Dhaka Handicrafts is a one-source supplier for products of different natural materials such as cane, grass, bamboo, terracotta, and mixed media.
It produces environment-friendly products made in ecologically sound and sustainable conditions. 
Child labour is prohibited. Each work order helps the rural disadvantaged artisans fight against poverty and is a step towards their decent existence.



মঙ্গলবার, ১৭ আগস্ট, ২০১০

Bangladeshi Handicraft: Nokshikatha

Bangladesh has a rich and living tradition of craft and textiles that are closely linked to its vibrant cultural heritage. The crafts and textiles produced by its artisans reflect a heritage of thousands of years of history, folk music and literature. Firmly rooted in tradition the crafts are closely linked to the countries topography and climate, to its cultural mix and its age old customs.
Not enough praise can be sung about the ingenuity, skill and adaptability of the artisans who have kept their traditions alive over many generations. In almost all the small towns and villages in Bangladesh there are areas where artisans practice their crafts. Heriditary artisans have sustained their family trades through the centuries: the tantis /weavers, kumars /potters, kamars /brass smiths, sutradhar /wood carvers, subarnabaniks /gold smiths, malakars /shoal craftspersons and others have pursued their traditional occupations to produce crafts for daily use, for rituals and for decorative purposes.
In 1971 when Bangladesh became independent a conscious effort was made to revive and promote traditional crafts. While traditional designs retained their popularity there was a resurgence that adapted products to suit contemporary needs.

Handicrafts



Handicraft, also known as craft work or simply craft, is a type of work where useful and decorative devices are made completely by hand or using only simple tools. Usually the term is applied to traditional means of making goods. The individual artisanship of the items is a paramount criterion, such items often have cultural and/or religious significance. Items made by mass production or machines are not handicrafts.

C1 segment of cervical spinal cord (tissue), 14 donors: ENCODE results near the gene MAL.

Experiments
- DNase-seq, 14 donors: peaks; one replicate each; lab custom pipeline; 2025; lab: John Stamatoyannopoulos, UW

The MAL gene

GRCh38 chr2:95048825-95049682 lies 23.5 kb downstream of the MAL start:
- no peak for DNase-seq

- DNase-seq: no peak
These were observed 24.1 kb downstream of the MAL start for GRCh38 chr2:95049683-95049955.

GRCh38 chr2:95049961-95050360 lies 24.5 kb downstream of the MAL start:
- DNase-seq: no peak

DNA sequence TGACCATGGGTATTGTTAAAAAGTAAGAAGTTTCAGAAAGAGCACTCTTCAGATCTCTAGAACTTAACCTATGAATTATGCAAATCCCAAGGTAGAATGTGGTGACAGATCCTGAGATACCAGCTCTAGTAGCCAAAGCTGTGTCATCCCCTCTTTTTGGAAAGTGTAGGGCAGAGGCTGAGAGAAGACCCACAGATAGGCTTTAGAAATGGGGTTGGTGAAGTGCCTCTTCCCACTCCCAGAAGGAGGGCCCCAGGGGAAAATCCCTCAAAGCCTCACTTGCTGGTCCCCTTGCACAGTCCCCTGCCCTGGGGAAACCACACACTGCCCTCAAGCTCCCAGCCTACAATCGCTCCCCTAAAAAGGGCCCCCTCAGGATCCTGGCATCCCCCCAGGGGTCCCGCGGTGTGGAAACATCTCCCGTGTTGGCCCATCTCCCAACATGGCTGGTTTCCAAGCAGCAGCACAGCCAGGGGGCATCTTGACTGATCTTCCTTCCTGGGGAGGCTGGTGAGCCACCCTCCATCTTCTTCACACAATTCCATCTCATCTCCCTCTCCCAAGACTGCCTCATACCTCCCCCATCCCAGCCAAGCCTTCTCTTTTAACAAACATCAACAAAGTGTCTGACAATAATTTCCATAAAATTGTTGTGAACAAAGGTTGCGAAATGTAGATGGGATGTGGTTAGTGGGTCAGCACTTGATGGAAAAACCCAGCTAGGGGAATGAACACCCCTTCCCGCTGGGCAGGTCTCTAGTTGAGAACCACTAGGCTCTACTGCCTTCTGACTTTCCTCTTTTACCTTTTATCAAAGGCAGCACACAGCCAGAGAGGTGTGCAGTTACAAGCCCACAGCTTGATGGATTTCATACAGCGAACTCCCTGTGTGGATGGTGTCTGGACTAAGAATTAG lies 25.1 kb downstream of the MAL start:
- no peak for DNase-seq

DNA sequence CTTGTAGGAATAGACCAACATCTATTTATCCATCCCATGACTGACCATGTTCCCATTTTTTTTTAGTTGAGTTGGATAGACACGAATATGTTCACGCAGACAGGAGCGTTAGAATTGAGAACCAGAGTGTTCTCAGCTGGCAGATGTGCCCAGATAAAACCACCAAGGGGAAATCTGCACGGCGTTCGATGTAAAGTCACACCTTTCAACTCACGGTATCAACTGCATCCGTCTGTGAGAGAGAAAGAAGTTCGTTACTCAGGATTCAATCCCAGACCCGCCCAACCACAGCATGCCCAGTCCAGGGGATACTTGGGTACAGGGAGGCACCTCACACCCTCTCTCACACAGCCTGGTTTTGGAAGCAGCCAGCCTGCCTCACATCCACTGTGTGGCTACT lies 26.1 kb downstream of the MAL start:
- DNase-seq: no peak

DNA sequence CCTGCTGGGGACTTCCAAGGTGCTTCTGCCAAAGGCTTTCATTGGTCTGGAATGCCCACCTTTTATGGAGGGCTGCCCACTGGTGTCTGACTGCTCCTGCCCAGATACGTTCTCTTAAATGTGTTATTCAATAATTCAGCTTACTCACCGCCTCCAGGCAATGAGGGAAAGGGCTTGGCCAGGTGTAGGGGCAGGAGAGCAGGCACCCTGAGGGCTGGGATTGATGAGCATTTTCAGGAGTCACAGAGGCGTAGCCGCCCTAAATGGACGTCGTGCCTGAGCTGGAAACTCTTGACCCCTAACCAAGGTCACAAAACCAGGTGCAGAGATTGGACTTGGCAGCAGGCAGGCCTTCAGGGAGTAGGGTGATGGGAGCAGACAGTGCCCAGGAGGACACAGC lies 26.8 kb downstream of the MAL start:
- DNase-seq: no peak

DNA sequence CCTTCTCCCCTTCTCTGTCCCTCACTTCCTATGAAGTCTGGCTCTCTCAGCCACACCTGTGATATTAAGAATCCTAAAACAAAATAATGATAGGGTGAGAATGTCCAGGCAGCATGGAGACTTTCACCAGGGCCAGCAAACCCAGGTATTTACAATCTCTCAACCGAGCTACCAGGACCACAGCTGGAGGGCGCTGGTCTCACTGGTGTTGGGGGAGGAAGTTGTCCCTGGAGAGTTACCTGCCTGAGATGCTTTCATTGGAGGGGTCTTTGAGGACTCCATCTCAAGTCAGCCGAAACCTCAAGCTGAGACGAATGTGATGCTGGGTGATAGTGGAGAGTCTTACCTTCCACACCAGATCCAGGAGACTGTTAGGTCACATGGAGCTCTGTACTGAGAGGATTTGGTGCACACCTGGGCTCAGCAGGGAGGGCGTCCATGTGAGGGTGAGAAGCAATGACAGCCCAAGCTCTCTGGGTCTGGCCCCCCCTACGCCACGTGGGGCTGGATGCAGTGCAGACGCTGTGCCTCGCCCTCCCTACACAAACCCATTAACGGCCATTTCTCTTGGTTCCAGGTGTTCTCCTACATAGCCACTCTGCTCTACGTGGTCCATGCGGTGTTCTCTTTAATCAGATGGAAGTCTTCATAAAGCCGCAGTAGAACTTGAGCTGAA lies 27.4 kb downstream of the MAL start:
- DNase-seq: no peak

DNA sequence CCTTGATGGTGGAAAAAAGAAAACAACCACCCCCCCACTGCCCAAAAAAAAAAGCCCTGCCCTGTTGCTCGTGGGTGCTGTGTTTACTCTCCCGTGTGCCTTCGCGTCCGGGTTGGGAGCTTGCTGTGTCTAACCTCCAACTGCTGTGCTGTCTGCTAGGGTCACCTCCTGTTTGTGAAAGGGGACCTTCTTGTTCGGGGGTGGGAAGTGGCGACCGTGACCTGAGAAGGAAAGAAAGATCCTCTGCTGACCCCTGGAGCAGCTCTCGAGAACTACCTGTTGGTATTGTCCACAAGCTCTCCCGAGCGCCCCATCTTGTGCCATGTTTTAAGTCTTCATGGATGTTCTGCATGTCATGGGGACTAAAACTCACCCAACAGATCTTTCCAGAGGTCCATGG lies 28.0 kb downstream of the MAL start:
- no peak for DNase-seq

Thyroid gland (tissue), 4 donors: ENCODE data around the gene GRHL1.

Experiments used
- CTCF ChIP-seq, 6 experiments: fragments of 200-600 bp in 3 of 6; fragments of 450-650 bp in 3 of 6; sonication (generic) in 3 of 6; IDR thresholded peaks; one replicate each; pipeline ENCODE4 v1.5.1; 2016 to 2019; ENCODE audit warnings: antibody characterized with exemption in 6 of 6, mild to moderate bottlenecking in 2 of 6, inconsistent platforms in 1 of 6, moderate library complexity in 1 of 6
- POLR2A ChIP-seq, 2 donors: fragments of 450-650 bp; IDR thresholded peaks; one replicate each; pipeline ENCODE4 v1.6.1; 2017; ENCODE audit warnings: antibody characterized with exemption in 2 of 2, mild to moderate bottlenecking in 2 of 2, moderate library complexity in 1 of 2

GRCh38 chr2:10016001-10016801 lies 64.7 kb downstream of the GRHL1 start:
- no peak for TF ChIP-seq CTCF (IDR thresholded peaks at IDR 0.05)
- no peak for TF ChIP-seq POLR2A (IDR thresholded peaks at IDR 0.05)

Usually, what distinguishes the term handicraft from the frequently used category arts and crafts is a matter of intent: handicraft items are intended to be used, worn, etc, having a purpose beyond simple decoration. Handicrafts are generally considered more traditional work, created as a necessary part of daily life, while arts and crafts implies more of a hobby pursuit and a demonstration/perfection of a creative technique. In practical terms, the categories have a great deal of overlap.

Bangladeshi Handicraft: “Nakshi Katha”

In our Bangladesh we have improved on handicraft business. We are also exporting our handicrafts to foreign countries. We are being appreciated from those countries for our nice handicrafts. We can introduce our country with the other countries through this business. This type of business is helping to reduce our unemployment problem. Women are also working on handicraft. I feel that it is a good sign for Bangladesh. We have different handicraft businesses. Among them Nakshi Katha is a famous handicraft. It is not only famous in Bangladesh but also in other countries. A framed Naksi Katha increases the beauty of a room by hanging on a wall. It is used at home, office, shopping complex etc. In the rural area of Bangladesh“Nakshi Katha” is a common handicraft. It is an art of neglected village women. Sometimes, some fashionable women of rural area pass their leisure period by designing Nakshi Katha. Nakshi katha is a tradition of village. It takes tatters, cotton and needles to weave a Nakshi Katha. Women weave it with their creative skills. They make special designs with different pictures on it with the colorful cottons. It takes three or four months to make a nakshi katha for a woman. It is mainly used for bed sheet and blanket. The Bangladeshi people feel proud for this. Nakshi Katha can be used as a gift item for new couple, especially from bride family in the rural area.